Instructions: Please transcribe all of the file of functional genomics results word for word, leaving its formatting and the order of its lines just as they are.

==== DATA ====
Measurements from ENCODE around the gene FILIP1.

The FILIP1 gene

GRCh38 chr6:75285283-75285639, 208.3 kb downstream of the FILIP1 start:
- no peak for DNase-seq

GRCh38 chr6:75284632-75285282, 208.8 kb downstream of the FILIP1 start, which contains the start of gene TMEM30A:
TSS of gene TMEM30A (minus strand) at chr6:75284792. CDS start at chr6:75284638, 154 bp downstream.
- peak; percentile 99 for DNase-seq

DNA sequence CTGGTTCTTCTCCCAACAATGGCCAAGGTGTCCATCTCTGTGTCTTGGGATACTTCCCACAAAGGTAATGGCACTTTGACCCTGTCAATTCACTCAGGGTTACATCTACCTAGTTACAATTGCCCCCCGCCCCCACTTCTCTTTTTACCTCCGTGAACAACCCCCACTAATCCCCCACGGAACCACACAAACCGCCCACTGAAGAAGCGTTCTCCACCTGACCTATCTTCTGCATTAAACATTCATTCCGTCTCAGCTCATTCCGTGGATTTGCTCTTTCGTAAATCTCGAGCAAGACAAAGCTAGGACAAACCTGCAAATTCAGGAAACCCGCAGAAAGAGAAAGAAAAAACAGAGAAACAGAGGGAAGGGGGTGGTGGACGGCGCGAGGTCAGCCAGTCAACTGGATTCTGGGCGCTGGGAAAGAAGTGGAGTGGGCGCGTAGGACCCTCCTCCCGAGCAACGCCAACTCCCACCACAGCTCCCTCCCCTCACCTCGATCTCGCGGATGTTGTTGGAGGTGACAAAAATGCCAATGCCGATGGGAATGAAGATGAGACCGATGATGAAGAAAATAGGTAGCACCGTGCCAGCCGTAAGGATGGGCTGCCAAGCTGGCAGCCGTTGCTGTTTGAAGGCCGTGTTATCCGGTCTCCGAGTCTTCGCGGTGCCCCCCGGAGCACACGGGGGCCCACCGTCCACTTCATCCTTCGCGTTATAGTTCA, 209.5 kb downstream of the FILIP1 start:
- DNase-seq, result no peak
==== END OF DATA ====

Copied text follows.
Measurements from ENCODE around the gene FILIP1.

The FILIP1 gene

GRCh38 chr6:75285283-75285639, 208.3 kb downstream of the FILIP1 start:
- no peak for DNase-seq

GRCh38 chr6:75284632-75285282, 208.8 kb downstream of the FILIP1 start, which contains the start of gene TMEM30A:
TSS of gene TMEM30A (minus strand) at chr6:75284792. CDS start at chr6:75284638, 154 bp downstream.
- peak; percentile 99 for DNase-seq

DNA sequence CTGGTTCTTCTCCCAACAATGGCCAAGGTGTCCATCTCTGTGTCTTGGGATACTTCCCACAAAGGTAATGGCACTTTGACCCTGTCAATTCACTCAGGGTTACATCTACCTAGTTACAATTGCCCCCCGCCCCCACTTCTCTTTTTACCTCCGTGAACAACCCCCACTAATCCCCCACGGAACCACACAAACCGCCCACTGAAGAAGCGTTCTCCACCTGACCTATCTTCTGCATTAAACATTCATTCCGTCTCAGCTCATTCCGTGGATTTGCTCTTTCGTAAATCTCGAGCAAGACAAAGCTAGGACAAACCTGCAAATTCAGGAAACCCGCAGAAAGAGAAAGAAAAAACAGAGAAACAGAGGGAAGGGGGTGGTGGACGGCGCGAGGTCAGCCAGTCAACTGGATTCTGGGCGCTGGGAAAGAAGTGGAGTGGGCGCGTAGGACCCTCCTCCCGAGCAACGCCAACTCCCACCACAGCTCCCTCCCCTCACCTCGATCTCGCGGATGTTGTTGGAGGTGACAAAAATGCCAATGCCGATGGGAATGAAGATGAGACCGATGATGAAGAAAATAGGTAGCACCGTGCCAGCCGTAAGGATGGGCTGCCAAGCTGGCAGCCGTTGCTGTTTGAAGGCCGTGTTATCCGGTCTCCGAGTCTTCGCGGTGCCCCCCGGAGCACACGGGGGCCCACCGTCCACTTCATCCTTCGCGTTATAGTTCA, 209.5 kb downstream of the FILIP1 start:
- DNase-seq, result no peak